The day: May 10th, 2016. The time: roughly 5pm. The feeling: RELIEF. I had just slapped my final final exam on top of the pile at the front of the lecture hall, rushed back up the aisle, and made my way through the heavy wooden doors out into the balmy weather. A whole year of the most rigorous coursework and exams, the earliest mornings, and the latest nights I could have imagined had come to an end. I wanted to stick my alarm clock in a storage box and never hear it again.
However, trekking back the familiar path to my home for the past nine months, the lightness began to turn into something a little...heavier. While I was incredibly excited to go home and see my friends and family after being away for so long, I didn't want to think about how much I was going to miss all the people who had made me so, so happy at Yale.
That night ended up being one of the best of my freshman year. I celebrated the year's end with friends, sushi, and plenty of eleventh-hour packing. After staying up all night, we still managed to run up Science Hill to catch the sunrise of our last day at Yale. I will always remember how we stood together, staring groggily out over the trees at the pink and orange tendrils slowly creeping up over East Rock to cover the spring sky.
Our chock-full summers passed quickly and, suddenly, we were sophomores stepping back onto New Haven turf, unpacking our boxes, and settling into our residential colleges for the new year ahead. This year, though, was different. Instead of struggling to remember seemingly hundreds of names and hometowns and majors and residential colleges, we sauntered into the dining halls calling out to friends we had missed, explaining our summer projects, and remembering jokes from the year before. Instead of being overwhelmed by the 2000+ courses listed in the Yale College Programs of Study, we; in groups ("Natalie, you'd love Clinical Neuroscience--I took it last semester...Mike, you should definitely shop Research Methods in Astrophysics with me!). Instead of wondering how to start our first problem sets and essays, we grabbed coffee together and headed over to our well-worn study spots: special corners in the stacks of Sterling, benches in secret courtyards, beanbag chairs in our best friends' rooms.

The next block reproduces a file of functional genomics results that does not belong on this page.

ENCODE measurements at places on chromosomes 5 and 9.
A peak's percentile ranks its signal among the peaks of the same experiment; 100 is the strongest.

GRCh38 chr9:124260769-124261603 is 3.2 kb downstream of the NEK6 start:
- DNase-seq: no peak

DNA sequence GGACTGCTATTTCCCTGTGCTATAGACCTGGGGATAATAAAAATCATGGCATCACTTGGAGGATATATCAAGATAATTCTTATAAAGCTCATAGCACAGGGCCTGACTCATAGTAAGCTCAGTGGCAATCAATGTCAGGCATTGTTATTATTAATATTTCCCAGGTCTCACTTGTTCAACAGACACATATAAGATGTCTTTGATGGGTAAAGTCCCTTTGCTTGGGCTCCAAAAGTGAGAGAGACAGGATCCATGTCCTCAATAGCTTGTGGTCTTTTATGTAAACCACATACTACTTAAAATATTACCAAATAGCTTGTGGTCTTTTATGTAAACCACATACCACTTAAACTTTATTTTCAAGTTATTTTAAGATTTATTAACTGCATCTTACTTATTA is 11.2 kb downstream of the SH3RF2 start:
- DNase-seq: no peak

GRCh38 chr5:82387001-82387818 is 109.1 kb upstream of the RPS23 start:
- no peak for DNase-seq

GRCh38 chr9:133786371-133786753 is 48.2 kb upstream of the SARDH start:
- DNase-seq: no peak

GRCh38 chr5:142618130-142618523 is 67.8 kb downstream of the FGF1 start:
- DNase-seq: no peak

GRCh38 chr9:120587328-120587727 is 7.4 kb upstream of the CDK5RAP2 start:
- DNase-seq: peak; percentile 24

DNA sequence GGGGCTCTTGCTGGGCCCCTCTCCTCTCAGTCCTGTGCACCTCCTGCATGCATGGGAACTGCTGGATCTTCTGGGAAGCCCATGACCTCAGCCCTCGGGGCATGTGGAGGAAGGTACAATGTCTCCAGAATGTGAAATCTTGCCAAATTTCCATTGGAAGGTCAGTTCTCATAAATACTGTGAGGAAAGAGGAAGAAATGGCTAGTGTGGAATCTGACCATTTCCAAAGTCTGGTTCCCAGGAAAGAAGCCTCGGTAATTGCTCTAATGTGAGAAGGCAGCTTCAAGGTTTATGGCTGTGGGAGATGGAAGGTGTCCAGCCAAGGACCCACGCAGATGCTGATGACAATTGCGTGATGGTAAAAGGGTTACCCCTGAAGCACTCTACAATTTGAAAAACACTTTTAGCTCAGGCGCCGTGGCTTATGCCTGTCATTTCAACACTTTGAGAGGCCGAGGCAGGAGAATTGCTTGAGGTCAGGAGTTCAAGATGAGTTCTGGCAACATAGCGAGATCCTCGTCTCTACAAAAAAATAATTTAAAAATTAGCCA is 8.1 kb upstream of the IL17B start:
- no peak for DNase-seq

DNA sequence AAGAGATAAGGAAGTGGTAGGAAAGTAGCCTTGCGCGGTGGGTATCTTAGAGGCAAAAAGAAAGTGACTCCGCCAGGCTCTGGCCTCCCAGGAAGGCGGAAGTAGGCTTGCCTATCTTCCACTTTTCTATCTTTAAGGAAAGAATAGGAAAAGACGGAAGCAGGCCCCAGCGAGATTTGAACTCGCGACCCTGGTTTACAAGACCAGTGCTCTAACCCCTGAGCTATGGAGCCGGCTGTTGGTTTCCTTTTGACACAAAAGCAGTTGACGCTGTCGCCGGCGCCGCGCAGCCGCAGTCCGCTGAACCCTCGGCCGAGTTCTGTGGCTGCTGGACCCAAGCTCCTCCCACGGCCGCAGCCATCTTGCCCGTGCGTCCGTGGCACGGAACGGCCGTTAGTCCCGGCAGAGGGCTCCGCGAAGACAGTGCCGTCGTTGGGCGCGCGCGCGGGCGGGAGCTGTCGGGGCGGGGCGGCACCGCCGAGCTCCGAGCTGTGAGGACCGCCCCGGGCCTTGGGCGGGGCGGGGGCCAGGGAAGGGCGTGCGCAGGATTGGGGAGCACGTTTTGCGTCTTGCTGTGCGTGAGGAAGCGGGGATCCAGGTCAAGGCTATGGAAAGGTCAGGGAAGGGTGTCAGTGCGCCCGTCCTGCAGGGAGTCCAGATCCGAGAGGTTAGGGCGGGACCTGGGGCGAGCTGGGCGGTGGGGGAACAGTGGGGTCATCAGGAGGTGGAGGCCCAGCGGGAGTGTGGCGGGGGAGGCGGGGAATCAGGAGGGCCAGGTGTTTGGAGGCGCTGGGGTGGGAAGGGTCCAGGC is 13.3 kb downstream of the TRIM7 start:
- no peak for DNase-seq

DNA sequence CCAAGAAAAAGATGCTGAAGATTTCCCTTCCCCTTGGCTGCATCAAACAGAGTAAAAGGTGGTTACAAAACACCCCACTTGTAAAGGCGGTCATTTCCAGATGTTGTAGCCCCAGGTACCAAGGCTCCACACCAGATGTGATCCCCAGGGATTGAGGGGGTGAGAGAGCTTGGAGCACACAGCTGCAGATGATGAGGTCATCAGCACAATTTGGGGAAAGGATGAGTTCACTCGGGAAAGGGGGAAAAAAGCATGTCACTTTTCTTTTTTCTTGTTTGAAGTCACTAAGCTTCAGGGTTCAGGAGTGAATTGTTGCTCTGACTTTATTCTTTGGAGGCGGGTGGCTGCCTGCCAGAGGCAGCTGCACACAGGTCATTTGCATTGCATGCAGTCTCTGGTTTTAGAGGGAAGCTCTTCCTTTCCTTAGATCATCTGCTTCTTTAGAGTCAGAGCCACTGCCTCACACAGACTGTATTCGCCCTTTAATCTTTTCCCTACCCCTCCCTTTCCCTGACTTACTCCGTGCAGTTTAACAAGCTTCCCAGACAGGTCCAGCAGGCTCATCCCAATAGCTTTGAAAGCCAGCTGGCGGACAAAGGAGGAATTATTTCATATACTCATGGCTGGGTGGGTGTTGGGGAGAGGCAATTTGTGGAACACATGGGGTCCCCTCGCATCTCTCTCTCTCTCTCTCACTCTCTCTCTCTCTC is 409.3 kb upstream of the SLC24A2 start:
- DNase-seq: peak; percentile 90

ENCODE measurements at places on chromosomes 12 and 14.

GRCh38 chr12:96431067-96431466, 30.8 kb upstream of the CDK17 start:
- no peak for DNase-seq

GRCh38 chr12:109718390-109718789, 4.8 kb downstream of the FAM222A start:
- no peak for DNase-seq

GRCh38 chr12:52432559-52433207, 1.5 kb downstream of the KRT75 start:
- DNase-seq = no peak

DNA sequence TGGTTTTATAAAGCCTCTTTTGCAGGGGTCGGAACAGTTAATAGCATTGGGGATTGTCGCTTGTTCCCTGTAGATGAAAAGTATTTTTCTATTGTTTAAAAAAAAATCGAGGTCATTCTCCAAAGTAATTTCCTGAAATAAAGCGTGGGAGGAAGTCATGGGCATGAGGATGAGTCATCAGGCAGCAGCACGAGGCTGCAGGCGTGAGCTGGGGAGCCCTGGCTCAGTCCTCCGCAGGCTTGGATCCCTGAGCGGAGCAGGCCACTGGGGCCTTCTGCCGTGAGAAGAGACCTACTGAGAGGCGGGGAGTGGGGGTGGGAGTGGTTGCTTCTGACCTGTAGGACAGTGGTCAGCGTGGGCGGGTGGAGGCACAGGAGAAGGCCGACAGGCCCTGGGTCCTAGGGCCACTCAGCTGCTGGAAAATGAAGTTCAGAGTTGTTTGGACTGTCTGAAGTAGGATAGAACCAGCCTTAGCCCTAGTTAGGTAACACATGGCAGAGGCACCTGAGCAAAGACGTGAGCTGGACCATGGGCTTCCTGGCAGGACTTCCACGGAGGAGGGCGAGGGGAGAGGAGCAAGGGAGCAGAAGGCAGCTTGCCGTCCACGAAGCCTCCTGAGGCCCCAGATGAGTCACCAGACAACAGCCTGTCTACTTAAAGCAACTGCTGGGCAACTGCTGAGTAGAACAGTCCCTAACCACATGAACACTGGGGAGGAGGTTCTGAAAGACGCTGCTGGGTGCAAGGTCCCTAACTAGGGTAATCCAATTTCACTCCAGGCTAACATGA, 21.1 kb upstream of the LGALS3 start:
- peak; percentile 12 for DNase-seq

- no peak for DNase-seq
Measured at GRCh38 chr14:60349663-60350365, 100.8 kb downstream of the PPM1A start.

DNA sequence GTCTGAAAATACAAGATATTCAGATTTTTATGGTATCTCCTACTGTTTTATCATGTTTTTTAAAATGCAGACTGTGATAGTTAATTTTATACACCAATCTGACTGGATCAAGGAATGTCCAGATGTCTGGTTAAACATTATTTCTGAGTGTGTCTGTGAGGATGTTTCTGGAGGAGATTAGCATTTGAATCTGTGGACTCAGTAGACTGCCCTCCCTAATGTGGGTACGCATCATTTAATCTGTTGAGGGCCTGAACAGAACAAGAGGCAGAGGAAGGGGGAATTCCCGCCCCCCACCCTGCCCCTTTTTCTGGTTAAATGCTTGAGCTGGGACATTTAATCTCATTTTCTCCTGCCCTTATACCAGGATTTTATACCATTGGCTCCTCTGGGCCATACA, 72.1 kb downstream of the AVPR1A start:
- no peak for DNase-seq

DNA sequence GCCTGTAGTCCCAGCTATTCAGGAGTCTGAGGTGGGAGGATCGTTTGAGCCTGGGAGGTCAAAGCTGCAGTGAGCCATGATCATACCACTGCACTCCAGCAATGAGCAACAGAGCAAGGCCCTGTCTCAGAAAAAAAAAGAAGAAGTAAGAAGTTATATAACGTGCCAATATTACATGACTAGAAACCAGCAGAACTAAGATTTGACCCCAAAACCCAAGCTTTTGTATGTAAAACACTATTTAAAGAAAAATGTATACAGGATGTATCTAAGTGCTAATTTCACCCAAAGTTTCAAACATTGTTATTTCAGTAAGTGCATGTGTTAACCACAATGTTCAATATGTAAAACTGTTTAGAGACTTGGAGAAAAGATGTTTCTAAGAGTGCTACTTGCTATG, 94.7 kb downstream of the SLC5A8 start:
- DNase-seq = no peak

I have found, during my time here, that many facets of life at Yale seem to exist in a kind of purposeful symmetry. One of the most obvious manifestations of that symmetry is the pair of events lending a firm beginning and end to each Yale career: Commencement and Graduation. One of the things I think is so special about these two events is their close proximity to each other, with students at Commencement seated in concert seats at Woolsey Hall, a mere block away from the Graduation lawn chair seats on Old Campus. Indeed, if the two events were held at the same time of year, the students would almost face each other.
This pair of events serves to bookend our time here, and while there are many obvious bookends in our young lives, be they commencement and graduation, or even just freshman year and sophomore year, there also exist bookends of less temporal distinction. Instead of framing a period of time, they mark the boundary of a set of objects, or places, or ideas.
If my mind is a row of books, some dog-eared and tattered, others crisp and new, from all different places and featuring all sorts of world conceptions, then the people and ideas to which I have been exposed at Yale are my set of bookends. They keep me steady and sure, and function as the edges of my knowledge. They are where my collection of interests and experiences end and the world begins. With each discussion, each revelation, each night of laughter, I feel soft paper touch sparkling glass and know that I am getting closer to glimpsing that person, still years away, grasping her diploma on Old Campus and beaming out into the crowd.